The reviewer, XXX , chose an article entitled “Randomized Controlled Trial of Yoga among a Multiethnic Sample of Breast Cancer Patients:

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The reviewer, XXX , chose an article entitled “Randomized Controlled Trial of Yoga among a Multiethnic Sample of Breast Cancer Patients: Effects on Quality of Life” which was published in the Journal of Clinical Oncology. The reviewer thoroughly explained how the introduction section of the paper built logical case to provide context for the problem statement. The problem statement was that it is not known whether yoga could improve the quality of life (QoL) of minority population (i.e. African American, Hispanic) who survived from cancer although yoga has been examined to enrich QoL in other individuals (i.e. groups of varying educational and ethnic backgrounds) both with and without cancer. It was pointed out by the reviewer that the reviewer failed to provide an explicit conceptual framework and a hypothesis statement. Elements in group 1 of the checklist of review criteria was well investigated; however, it might have been better if the reviewer included the statement why this article has been selected.

            As mentioned by the reviewer, the literature review was related to the construct of interest and up-to-date; however, it was not comprehensive as the author failed to include the background information regarding minority population. The argument, the need of the study, could have been more persuasive if the author included why more attention is needed to this population and what makes it difficult for them to participate in interventions.

            The aim of the reviewed article was to examine the impact of yoga on quality of life of minority population which is clearly relevant to the aims and scope of the journal, Journal of Clinical Oncology, which focus on breast cancer, molecular oncology, supportive care and quality of life issues. The reviewer mentioned about the generalizability and replicability of the study based on the selection of participants, setting, and measures (QoL). The fact that other minority populations (i.e. Asian American, Pacific Islander, Native American, etc.) were not included was pointed out by the reviewer. This is important because not including other minority groups could lead to a selection bias which means that the recruited participants are not representative of the population of the interest. Moreover, the reviewer stated that the authors failed to provide sufficient detail in participant recruitment process which reduce the replicability. The randomization process was also not included by the author which makes it difficult to know whether confounding variables were balanced at the baseline. Although this could increase the chance to introduce bias, the reviewer missed to point this out.

The major weakness of the design pointed out by the reviewer was the variability of the amount of practice in yoga. She stated that the variability in the dosage of yoga practice could have affected internal validity creating challenge in the process of interpreting the results. Moreover, the reviewer mentioned that information regarding the yoga intervention such as description for both at-home and in-person class yoga prescription was not sufficient enough to be replicated. However, the author clearly stated that audiotape/compact disks were provided to guide at-home daily yoga practice even though the contents in those materials were not provided. Overall, the research design (i.e. yoga intervention, internal and external validity) of the study was thoroughly analyzed.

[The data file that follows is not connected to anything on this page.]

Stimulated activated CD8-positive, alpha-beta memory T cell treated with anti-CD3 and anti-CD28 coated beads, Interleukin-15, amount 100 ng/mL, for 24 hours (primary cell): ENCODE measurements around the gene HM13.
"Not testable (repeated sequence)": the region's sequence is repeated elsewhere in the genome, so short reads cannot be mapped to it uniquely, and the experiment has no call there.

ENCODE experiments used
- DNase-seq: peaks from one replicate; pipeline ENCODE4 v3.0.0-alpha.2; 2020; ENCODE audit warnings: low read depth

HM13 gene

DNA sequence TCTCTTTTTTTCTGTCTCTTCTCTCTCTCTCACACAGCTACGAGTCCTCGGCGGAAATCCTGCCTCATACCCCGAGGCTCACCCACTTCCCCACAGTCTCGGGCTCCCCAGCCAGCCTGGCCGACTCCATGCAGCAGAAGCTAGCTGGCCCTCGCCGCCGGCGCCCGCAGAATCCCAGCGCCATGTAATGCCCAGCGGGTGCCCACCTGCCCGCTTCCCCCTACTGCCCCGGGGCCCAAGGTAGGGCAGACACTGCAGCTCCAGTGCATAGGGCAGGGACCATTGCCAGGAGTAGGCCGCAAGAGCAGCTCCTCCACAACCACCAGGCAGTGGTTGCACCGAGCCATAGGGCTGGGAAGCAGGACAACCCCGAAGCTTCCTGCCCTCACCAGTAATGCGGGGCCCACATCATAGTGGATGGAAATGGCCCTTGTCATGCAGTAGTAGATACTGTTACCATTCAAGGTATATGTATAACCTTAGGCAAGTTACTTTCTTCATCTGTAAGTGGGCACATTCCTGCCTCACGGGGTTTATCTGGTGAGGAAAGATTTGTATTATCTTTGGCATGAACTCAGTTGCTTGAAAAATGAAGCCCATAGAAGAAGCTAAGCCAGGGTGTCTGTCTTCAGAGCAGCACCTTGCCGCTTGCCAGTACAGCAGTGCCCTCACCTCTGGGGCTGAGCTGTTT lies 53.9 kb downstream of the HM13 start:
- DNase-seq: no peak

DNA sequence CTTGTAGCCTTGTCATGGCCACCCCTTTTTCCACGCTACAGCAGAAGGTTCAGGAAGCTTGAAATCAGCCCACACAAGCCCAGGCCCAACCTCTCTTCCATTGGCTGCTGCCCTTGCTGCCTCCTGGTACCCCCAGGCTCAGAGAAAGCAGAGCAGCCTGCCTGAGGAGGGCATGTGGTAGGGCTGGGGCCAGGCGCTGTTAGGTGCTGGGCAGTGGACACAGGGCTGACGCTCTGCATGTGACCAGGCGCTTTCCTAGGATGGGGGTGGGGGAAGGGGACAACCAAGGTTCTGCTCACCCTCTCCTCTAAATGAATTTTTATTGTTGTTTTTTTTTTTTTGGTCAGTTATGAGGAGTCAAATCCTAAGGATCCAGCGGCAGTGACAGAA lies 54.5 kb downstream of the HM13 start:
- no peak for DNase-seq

The reviewer mentioned that utilization of Functional Assessment of Cancer Therapy (FACT) to measure quality of life allowed to increase external validity and replication of the study. However, the FACT was one of the five measures used in this study. In addition to FACT, the Functional Assessment of Chronic Illness Therapy-Fatigue [test-retest reliability (r = .90), internal consistency (α = .94)], Functional Assessment of Chronic Illness Therapy-Spiritual [internal consistency (α = .87)], Distressed Mood Index (internal consistency .82 < α <.95) were used to measure limitations in daily activity and energy level, spiritual and existential well-being, and three domain of mood, respectively. The reviewer mentioned that the adherence was measured by recording attendance by the instructor. Other than adherence measure, all four measurement tools exhibits high reliability and internal consistency based on the information provided by the author. As mentioned by the reviewer, the psychometric properties were clearly mentioned and described and each instrumentations were appropriate to assess given constructs. As the reviewer pointed out, while the measurement instrumentation was appropriate, the scoring methods were not presented. The reviewer also mentioned that it is unclear whether the outcome measurers or the yoga instructor were trained or qualified. It could have been more informative if the reviewer included how this could have influenced the results of the study (e.g. increase level of random error). However, the reviewer missed report that the study did not blind the outcome measurers. Blinding/masking is important especially in this kind of study design (randomized controlled trial; RCT) to eliminate experimental bias

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